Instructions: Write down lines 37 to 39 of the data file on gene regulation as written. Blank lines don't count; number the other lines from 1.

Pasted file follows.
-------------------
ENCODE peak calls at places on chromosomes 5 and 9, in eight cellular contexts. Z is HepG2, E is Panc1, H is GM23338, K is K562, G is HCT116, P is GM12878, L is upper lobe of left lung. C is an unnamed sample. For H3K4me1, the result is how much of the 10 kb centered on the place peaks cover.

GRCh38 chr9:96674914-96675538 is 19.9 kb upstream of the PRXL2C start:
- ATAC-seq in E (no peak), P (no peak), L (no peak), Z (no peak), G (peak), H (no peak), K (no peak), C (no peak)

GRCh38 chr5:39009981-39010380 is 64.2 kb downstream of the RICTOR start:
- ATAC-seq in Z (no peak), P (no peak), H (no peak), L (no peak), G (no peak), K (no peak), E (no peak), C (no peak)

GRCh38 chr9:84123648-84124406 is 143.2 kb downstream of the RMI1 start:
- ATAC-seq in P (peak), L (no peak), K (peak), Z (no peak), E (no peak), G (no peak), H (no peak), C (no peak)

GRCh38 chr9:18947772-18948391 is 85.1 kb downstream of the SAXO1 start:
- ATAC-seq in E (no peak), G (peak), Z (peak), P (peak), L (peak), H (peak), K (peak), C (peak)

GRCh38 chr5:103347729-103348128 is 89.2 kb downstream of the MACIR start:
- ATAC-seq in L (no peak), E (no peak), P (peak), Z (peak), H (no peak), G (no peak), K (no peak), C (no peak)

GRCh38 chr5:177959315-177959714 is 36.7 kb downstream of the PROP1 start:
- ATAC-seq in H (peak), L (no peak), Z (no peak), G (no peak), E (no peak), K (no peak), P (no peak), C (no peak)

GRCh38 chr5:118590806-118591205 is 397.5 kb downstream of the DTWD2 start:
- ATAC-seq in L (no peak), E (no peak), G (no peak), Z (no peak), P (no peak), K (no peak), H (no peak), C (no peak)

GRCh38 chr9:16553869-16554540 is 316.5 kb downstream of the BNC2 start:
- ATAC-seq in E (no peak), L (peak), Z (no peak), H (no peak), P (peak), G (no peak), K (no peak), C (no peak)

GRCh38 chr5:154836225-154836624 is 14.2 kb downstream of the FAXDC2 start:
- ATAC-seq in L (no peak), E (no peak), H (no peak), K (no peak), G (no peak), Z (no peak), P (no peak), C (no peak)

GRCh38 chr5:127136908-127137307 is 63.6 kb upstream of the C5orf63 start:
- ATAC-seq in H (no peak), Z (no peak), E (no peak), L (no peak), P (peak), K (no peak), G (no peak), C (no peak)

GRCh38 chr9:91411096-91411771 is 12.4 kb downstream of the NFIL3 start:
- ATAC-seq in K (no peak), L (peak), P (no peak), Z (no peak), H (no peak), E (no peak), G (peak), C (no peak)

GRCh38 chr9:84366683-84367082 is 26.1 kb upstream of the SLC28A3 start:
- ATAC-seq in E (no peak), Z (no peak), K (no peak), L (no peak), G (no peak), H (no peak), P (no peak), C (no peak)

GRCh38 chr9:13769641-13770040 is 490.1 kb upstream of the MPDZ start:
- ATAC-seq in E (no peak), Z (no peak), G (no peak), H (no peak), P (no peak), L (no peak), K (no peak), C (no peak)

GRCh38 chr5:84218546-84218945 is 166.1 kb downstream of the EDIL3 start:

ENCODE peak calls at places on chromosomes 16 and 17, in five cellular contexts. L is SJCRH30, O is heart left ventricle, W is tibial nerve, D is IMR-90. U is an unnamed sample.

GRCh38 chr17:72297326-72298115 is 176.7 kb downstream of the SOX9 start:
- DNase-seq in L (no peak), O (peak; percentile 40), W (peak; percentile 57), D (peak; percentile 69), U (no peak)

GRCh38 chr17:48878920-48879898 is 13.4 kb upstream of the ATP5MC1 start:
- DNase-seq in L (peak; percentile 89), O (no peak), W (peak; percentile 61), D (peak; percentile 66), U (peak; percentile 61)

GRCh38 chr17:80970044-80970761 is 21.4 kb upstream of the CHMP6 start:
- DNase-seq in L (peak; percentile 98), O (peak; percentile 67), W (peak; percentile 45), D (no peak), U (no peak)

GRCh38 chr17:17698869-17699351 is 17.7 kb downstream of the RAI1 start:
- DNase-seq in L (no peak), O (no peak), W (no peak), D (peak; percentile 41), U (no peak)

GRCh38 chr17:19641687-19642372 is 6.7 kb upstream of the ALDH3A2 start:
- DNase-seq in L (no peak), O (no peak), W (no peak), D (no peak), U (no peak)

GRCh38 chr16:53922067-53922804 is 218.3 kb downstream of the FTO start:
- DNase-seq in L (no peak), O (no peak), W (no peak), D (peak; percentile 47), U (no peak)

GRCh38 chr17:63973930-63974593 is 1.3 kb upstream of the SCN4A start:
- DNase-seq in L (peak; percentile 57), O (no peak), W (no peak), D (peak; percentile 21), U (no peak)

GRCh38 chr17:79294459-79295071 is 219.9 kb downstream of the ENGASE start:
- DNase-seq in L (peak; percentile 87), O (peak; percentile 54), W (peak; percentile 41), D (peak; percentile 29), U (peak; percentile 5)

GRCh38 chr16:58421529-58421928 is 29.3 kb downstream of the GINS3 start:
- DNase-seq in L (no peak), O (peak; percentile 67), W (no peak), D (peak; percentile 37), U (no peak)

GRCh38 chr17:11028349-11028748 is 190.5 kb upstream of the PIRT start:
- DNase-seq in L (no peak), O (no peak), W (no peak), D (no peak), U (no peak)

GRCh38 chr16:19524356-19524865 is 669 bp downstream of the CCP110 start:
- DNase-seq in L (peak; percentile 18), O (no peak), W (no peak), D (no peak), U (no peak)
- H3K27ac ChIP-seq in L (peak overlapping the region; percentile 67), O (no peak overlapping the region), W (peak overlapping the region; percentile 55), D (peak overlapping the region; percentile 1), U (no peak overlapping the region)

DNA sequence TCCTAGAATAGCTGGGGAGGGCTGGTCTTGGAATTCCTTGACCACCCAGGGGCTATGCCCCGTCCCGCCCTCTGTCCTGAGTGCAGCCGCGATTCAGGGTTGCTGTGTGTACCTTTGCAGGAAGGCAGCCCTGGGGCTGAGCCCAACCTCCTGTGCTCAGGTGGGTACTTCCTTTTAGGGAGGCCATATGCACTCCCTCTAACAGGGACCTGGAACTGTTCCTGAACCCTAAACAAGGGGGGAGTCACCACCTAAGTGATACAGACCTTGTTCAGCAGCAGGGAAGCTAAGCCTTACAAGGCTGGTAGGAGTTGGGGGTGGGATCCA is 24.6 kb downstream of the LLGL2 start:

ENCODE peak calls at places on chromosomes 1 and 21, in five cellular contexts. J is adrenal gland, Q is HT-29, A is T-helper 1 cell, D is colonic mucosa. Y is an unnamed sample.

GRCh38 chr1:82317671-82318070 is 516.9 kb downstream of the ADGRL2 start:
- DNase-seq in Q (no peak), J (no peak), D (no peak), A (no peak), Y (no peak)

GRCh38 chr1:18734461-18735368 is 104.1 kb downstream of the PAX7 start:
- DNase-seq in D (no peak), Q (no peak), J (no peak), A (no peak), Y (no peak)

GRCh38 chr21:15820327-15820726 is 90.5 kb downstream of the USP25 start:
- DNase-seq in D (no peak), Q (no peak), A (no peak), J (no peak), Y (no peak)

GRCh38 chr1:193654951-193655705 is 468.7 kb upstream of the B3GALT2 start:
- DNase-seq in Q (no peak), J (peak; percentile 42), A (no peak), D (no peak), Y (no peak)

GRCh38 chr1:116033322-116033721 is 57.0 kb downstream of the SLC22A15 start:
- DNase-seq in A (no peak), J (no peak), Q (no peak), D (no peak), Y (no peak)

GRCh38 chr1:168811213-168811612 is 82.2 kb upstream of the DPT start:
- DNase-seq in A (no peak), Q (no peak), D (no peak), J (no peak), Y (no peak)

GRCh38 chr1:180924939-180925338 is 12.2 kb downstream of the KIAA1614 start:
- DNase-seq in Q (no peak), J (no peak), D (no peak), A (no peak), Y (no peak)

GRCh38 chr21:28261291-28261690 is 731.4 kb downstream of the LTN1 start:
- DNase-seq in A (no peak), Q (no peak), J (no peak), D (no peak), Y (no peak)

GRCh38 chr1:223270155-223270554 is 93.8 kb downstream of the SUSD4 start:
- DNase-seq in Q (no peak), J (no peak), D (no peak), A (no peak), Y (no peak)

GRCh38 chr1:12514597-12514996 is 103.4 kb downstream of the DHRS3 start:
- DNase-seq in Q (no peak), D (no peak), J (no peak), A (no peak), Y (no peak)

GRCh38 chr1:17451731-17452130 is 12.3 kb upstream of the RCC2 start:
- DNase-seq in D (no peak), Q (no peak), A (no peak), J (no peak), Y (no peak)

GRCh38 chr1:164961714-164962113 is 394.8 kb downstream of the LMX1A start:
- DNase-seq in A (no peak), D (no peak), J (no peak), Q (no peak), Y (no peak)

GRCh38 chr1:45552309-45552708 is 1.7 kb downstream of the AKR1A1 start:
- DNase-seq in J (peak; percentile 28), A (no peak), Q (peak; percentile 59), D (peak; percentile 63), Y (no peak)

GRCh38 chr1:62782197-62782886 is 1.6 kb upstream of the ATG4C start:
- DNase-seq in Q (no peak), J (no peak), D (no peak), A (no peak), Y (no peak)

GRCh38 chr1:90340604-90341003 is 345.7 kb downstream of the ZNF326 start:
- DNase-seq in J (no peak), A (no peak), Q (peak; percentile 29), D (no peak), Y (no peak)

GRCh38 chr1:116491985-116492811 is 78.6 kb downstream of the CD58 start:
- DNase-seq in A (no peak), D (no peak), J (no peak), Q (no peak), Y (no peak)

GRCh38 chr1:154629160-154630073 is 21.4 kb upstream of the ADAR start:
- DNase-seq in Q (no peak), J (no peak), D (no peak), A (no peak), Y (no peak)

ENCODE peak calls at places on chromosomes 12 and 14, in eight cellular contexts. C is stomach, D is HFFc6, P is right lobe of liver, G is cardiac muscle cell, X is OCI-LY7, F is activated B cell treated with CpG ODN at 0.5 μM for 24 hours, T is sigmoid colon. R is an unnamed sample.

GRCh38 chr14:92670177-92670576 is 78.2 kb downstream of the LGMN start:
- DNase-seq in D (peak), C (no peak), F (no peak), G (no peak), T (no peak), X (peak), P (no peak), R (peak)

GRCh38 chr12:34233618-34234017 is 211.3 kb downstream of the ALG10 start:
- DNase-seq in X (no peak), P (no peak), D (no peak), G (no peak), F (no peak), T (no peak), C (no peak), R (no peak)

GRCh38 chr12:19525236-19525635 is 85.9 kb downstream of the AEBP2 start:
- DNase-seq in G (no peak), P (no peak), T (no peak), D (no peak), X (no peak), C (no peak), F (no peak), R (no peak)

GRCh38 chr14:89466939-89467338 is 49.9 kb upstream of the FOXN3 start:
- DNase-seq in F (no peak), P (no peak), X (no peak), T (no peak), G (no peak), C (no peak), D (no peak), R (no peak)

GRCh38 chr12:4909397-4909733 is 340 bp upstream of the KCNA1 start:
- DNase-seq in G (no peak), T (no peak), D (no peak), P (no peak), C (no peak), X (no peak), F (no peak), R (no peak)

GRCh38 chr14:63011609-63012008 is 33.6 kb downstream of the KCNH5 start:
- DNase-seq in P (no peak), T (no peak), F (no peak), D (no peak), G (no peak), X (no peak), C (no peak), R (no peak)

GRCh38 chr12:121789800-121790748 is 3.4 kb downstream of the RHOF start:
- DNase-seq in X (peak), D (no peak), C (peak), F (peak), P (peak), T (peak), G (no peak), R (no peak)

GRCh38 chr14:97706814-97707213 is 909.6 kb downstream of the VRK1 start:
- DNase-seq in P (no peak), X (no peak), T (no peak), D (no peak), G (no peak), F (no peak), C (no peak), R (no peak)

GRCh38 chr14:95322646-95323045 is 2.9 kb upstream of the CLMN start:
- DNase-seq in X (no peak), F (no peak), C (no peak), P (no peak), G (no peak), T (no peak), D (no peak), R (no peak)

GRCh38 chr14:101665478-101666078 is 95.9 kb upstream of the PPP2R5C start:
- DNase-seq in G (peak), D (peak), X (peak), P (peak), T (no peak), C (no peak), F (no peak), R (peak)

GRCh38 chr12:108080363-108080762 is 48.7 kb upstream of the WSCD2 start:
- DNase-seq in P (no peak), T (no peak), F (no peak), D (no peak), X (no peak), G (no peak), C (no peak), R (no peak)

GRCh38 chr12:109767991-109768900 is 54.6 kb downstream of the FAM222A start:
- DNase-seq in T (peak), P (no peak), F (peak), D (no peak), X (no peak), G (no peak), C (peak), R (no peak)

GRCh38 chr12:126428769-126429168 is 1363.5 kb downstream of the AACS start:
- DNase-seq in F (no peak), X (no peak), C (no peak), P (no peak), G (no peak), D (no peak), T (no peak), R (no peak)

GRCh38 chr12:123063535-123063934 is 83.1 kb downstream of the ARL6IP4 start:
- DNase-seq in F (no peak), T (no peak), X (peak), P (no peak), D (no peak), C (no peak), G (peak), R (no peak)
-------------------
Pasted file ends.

- DNase-seq in L (no peak), O (no peak), W (no peak), D (peak; percentile 41), U (no peak)

GRCh38 chr17:19641687-19642372 is 6.7 kb upstream of the ALDH3A2 start:
- DNase-seq in L (no peak), O (no peak), W (no peak), D (no peak), U (no peak)